WHO backs first-ever malaria vaccine for children in at-risk regions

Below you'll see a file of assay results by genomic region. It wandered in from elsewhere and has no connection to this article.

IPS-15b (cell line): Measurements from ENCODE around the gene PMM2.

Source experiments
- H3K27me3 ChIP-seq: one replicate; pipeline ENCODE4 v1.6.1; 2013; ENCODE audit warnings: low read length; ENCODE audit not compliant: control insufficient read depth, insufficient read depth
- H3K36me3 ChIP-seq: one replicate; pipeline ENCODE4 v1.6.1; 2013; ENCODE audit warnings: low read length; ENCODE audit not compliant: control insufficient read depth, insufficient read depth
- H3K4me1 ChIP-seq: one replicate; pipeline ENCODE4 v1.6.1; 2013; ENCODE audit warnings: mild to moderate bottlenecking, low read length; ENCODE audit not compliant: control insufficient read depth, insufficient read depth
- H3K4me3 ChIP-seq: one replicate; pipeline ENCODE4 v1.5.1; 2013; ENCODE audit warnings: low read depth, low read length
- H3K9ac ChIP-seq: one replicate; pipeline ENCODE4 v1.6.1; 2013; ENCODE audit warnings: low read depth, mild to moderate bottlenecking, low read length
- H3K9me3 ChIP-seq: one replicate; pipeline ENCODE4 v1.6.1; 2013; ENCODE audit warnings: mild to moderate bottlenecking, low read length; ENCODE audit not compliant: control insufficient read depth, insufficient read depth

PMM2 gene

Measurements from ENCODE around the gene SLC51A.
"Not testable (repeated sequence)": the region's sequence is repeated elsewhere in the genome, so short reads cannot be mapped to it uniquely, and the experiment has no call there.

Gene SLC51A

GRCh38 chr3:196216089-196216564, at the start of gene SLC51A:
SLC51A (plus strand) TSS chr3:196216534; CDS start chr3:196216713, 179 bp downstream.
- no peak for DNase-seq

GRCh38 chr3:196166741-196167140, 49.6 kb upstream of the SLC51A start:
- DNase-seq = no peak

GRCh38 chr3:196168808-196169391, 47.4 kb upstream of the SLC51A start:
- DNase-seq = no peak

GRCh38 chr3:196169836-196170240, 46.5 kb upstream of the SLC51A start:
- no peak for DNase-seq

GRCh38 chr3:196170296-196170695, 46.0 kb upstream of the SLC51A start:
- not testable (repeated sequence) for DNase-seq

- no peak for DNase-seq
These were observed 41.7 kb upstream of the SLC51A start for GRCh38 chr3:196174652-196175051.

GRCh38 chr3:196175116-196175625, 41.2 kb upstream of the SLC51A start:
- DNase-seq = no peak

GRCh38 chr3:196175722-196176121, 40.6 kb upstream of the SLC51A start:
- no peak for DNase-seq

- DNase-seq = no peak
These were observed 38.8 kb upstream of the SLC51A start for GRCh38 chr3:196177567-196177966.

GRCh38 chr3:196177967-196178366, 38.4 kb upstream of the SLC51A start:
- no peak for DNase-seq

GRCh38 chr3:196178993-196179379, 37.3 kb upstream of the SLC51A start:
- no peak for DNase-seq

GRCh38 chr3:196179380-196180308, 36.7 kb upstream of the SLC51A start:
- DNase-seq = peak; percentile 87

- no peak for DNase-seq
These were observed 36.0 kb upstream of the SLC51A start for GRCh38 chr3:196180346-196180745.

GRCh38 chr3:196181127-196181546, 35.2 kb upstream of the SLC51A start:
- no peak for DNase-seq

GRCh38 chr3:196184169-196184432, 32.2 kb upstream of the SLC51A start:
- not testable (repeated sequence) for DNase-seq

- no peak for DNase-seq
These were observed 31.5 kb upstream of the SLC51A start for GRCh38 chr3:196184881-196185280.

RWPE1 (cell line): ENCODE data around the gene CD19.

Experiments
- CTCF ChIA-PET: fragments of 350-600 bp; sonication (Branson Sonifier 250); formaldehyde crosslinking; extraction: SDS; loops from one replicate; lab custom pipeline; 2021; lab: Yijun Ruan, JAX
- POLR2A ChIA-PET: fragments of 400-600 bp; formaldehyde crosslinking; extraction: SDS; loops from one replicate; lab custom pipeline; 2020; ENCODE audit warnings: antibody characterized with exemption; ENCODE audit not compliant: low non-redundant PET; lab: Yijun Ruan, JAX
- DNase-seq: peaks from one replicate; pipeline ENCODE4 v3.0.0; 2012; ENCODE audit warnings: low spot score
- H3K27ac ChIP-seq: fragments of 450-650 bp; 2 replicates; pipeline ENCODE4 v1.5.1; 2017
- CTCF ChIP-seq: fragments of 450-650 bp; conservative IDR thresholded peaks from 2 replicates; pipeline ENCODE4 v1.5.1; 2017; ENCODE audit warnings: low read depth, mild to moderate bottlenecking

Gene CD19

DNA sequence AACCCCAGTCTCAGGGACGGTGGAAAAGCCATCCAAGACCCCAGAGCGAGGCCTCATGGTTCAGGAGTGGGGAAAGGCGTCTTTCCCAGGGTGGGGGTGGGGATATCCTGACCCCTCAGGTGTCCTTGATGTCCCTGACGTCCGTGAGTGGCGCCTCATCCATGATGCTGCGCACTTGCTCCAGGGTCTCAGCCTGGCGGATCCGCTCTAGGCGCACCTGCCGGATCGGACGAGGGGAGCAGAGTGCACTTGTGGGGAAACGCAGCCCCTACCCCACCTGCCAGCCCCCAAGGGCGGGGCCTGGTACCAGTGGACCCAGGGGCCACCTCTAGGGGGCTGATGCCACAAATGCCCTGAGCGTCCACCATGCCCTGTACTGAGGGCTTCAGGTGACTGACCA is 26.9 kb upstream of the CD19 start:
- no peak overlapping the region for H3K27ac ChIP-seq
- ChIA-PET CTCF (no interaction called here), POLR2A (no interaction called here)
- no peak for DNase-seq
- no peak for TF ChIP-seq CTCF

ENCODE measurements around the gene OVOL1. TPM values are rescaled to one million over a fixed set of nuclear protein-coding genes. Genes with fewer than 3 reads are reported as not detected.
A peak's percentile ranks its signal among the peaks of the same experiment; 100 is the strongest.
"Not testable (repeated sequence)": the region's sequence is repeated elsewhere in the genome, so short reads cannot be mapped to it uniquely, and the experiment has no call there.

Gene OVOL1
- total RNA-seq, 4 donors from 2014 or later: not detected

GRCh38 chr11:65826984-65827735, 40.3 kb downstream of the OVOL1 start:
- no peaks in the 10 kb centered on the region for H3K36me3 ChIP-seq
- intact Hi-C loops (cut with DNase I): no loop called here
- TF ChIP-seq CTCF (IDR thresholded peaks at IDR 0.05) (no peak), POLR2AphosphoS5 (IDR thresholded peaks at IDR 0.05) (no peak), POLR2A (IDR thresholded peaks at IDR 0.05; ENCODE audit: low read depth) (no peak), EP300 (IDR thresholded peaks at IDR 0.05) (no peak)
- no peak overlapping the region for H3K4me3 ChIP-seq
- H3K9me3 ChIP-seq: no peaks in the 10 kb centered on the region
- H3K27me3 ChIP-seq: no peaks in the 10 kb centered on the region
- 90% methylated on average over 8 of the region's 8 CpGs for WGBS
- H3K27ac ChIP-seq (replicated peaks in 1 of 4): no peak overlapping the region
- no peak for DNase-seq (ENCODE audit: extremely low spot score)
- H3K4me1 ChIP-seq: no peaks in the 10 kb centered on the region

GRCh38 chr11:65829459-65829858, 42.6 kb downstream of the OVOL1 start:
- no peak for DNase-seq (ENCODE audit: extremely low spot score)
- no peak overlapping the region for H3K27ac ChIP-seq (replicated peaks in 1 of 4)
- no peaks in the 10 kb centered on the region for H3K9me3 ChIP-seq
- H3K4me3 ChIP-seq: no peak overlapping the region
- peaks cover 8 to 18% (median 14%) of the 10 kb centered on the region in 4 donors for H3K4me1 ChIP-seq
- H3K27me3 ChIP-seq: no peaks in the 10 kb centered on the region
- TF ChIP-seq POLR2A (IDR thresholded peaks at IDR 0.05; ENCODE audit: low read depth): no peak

The World Health Organization on Wednesday recommended widespread use of the world's first and only malaria vaccine for children in sub-Saharan Africa and other at-risk regions, a potential game changer against a parasitic disease that kills an average of one child every two minutes. The agency said children in areas with moderate to high levels of P. falciparum, the deadliest and predominant species of the parasite causing malaria, should take the four-dose vaccine starting at 5 months old. The shots - called Mosquirix and developed by British drugmaker GlaxoSmithKline - are only 30% effective at preventing deadly, severe cases, but the WHO believes they could drastically reduce the number of deaths. When paired with existing drugs to prevent malaria, the shots could end up saving tens of thousands of young lives each year. Malaria is a primary cause of childhood illness and death in sub-Saharan Africa, killing more than 260,000 children under the age of 5 die from malaria every year, according to the WHO. Despite some gains in controlling the disease over the past two decades, progress has stalled in recent years. (Daily News)

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